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11th June 2023.
Survey pdf file links on the Data Tracking Facility have been updated.
High Functioning Autism (HFA), defined
Let's start at the beginning. The group of professionals who diagnose Autism Spectrum Disorder (ASD) symptoms prefer distinct diagnostic categories to ensure the most accurate identification.
The term ASD is used to help explain the wide variation between individuals regarding the severity and combination of each impairment. To add to complexities, ASD can coexist with other conditions; intellectual disability, anxiety and depression, speech and language disorders, epilepsy, attention disorders, Tourette syndrome, etc.
ASD is used to group together -
- Autism - impairments in the social and communication areas are severe and constant. They are clearly present before the age of three years
- Asperger syndrome - severe and constant social impairments, but impairments are not as severe in the language and communication area. The impairments tend to be subtle in young children and become more obvious as the child reaches school age. These individuals usually score in the normal intelligence range.
- Pervasive Developmental Disorder - Not Otherwise Specified (PDD-NOS) - children who present with some of the characteristics of Autism or Asperger Syndrome, but not severe enough for a diagnosis of either
There are also 3 more relatively clear-cut disorders under the ASD banner. They are;
However, we often hear about High Functioning Autism (HFA). What is it?
It is not an official diagnostic term and is not a recognised in the DSM-IV. It is used to describe an individual who meets the criteria for a diagnosis of Autism, but is not as severely affected as the typical autistic person. HFA is a subjective term because there's no agreed upon definition of what 'high functioning' really means. Nevertheless, it is a helpful diagnosis that guides families towards appropriate treatment and school placement.
Guidelines to support and treat children identified with HFA
There is no single solution to addressing HFA. The best approach is to seek early identification, and cleverly plan layers of interventions to support the needs of the child. These usually include the development of social, behavioural, communication and motor skills. Here are a few ideas as starters;
- Special Education - this is the concept of tailoring or adapting day to day education to specifically meet a child's unique learning needs. This may include modified curriculum and modified reporting systems. It is obligatory in most developed countries.
- Establish an Individualised Educational Plan (IEP) or a Negotiated Educational Plan (NEP) - this is a plan formulated by school staff, specialists and parent input. This plan lays the groundwork for necessary therapies and academic training. IEP's and NEP's can be developed as funded or unfunded options.
- Behavior Modification - the development of positive strategies to support the behaviour of the child to improve their learning and functioning (Applied Behavior Analysis makes use of reinforcements so that the child learns to respond in a particular manner. It rewards positive behaviours and ignores the undesirable ones. The desired outcomes are broken down into attainable, success-based tasks. This teaches the child how to learn so that they can then move on to academic work)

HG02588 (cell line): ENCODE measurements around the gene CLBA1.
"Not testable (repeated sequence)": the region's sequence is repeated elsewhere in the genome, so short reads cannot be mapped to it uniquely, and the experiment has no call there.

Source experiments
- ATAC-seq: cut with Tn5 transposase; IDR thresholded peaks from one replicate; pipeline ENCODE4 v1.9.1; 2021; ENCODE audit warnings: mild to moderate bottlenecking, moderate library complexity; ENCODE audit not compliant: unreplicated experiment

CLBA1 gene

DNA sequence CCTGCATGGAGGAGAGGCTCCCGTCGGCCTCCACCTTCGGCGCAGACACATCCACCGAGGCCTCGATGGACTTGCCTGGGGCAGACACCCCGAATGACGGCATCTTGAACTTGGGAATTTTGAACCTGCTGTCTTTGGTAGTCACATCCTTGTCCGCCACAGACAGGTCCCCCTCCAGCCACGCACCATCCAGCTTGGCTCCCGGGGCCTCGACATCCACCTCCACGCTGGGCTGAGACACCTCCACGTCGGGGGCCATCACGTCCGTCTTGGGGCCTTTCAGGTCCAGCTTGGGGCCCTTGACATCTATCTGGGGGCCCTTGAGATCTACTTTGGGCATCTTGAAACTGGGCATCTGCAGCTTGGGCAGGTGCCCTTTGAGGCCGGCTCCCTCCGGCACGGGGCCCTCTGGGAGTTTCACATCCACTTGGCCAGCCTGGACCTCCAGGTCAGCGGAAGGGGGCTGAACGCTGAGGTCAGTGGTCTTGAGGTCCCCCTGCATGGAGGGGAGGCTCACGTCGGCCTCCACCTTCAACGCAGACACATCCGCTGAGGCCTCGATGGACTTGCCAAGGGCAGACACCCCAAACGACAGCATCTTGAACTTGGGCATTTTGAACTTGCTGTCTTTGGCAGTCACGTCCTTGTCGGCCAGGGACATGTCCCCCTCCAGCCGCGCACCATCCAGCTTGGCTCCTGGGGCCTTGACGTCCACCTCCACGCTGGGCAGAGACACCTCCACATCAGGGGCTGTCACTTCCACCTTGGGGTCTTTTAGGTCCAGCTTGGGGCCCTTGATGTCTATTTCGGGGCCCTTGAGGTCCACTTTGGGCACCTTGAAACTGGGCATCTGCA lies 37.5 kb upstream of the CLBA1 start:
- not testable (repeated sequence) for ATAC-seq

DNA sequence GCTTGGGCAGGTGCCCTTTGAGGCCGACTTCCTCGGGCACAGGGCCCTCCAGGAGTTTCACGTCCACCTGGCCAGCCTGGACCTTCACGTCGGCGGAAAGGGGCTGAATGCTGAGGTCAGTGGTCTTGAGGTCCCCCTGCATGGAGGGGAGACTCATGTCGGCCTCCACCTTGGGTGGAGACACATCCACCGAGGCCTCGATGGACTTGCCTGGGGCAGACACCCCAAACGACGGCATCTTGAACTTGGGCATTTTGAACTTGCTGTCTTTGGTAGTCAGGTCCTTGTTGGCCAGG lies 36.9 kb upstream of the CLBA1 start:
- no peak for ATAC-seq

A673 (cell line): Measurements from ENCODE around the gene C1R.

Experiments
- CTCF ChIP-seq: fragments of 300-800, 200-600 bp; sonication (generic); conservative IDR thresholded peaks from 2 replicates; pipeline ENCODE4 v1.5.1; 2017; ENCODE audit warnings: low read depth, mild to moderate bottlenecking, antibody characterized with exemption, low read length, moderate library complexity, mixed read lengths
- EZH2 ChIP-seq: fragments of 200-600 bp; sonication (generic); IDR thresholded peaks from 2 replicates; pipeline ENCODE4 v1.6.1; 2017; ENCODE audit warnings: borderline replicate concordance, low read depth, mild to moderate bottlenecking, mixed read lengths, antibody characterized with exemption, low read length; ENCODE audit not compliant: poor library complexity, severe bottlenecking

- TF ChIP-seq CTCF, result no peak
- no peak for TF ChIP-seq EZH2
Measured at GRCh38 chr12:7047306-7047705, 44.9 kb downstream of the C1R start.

- Teaching and learning - some say HFA children are unable to learn because of their lowish IQ scores. Quite often, these children simply require more time to learn and respond. Their learning is always buoyed by additional visual input. We tend to accept that people with Autism think in more visual terms than most others.
- Develop visual aids; schedules, planners and timetables - many autistic children resist change to their routines. It is important to provide them with a plan so they know what activities are first, next, and last. If they are unable to read, then use picture cues on the schedule. These kids are reliant on advanced notice of imminent changes.
- Speech Therapy - this specialised additional work is often needed to correct specific letter and word pronunciations. When necessary, language skills are addressed to help the child learn how to respond appropriately to certain phrases and questions. This type of therapy is often administered on an individualised basis, by a speech therapist. It is very appropriate for therapy to occur during the course of the school day.
- Occupational Therapy - offers designs to increase the child's day to day and classroom functional abilities (sensory integration therapy). Sensory problems often cause children to be overly sensitive to textures, noises, smells and sounds. If the child has problems with fine motor skills that hinder writing and other class tasks, therapy can be used to address these problems as well. Again, it is very appropriate for therapy to occur during the course of the school day.
- Medication - considered to treat specific secondary symptoms such as anxiety, depression, hyperactivity and highly aggressive or reactive behaviours
- Social Skills Training - where children are explicitly taught pro-social behaviours; how to interact with their peers in specific situations
- Complementary Therapies - martial arts, gymnastics and music therapy, assist children flex their muscles, literally and figuratively, as they learn how to function in a group setting away from school
Valuable links to websites on High Functioning Autism (HFA)